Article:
Desperate Acts to Retain the Paper Monetary System

Sunday, September 21, 2014
By Paul Martin

By: Christopher Funston
Sunday, 21 September 2014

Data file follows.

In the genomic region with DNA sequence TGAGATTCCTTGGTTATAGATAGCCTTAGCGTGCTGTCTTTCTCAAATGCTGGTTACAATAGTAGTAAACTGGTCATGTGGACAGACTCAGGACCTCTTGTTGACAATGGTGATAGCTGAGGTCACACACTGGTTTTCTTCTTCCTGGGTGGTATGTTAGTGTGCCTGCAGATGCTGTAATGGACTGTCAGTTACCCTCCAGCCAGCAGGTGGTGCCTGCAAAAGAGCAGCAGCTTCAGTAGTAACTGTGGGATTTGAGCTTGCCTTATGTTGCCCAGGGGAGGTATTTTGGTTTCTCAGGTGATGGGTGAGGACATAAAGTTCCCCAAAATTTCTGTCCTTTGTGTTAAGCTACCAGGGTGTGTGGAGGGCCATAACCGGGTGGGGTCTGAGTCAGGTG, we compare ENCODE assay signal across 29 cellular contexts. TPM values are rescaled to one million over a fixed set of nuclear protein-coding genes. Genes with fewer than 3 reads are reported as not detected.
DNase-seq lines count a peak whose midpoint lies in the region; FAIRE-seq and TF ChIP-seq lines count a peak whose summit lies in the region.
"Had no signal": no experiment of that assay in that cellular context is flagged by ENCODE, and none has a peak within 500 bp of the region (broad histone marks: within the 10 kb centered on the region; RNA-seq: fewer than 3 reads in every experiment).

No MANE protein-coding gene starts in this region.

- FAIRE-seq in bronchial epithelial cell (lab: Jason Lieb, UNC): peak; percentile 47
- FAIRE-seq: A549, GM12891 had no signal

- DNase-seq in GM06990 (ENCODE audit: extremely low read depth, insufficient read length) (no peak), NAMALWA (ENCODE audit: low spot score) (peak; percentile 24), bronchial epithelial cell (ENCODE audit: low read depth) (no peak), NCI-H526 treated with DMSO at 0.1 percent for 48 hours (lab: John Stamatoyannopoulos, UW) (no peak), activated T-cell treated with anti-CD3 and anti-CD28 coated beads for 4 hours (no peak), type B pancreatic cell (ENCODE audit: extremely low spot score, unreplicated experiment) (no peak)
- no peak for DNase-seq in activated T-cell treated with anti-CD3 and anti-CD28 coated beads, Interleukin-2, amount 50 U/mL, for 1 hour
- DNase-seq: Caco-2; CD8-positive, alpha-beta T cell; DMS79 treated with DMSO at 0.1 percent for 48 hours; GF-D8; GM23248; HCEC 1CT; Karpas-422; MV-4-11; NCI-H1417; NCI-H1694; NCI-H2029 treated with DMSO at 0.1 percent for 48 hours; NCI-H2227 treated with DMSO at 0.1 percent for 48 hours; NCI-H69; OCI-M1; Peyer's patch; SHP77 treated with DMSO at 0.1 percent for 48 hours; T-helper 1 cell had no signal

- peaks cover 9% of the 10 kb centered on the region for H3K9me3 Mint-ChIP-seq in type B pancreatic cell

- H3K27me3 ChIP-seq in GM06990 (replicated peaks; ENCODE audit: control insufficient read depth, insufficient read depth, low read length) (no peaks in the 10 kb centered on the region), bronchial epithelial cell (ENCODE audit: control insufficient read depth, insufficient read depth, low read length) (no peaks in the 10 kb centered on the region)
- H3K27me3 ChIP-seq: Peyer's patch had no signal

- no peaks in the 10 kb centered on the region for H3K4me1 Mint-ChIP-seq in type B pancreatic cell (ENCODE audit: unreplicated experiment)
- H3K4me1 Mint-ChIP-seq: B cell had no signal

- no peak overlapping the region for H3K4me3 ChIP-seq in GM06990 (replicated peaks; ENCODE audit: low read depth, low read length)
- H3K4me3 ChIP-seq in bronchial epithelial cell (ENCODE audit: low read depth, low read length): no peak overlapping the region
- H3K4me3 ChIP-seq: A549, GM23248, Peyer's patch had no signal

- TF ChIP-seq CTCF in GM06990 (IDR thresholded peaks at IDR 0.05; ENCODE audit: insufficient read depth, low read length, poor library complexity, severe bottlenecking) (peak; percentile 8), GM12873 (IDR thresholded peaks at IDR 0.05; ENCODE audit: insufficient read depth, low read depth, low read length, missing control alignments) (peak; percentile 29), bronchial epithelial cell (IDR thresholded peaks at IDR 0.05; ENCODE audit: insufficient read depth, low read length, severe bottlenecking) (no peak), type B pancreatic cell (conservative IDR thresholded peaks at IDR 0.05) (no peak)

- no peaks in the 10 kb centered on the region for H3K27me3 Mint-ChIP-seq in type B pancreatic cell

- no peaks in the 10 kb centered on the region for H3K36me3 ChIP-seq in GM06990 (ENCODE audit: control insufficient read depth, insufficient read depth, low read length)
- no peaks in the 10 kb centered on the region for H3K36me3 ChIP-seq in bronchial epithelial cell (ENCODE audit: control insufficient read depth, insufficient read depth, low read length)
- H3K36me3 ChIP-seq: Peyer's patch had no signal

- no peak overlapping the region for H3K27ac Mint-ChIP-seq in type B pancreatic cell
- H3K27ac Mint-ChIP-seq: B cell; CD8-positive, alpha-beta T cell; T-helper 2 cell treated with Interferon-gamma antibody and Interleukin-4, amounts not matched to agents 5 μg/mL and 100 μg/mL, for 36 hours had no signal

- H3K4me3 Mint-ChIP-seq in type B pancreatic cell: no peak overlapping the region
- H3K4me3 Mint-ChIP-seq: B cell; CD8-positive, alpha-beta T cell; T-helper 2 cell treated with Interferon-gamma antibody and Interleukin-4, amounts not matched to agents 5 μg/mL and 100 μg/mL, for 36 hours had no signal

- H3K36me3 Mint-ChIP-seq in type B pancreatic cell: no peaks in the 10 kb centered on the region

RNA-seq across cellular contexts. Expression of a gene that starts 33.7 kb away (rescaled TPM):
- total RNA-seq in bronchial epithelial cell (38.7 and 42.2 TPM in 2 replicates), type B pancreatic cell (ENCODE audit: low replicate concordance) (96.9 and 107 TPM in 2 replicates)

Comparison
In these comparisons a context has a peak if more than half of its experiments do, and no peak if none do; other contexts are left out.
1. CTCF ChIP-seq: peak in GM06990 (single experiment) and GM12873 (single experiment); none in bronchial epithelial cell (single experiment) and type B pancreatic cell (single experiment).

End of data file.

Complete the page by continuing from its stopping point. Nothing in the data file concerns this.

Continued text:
Within the current global economic environment, central bankers – of the world’s developed economies and those of emerging markets alike – remain obsessed with the struggle to incorporate monetary policies which will engender renewed gross domestic product (GDP) growth in their respective economies. These central bankers have been led by the example of the U.S. Federal Reserve, whose implementation of a multi-year quantitative easing program, i.e. the $4.5 trillion (U.S.) purchase of U.S Treasurys and mortgage-backed securities, has been coupled with the maintenance of historically low administered interest rates; such as the present 0% – 0.25% range for the Federal Funds Rate. Complicating the global GDP growth challenge has been the persistent increase in the debt levels of many sovereign credits, once again led by the United States, whose national debt level now exceeds $16.8 trillion (U.S.) – that’s $16,800,000,000,000 (U.S.). Within the context of the above, it behooves us to visit a few historic examples of paper money systems which, while well-marketed, met with an inglorious fate.

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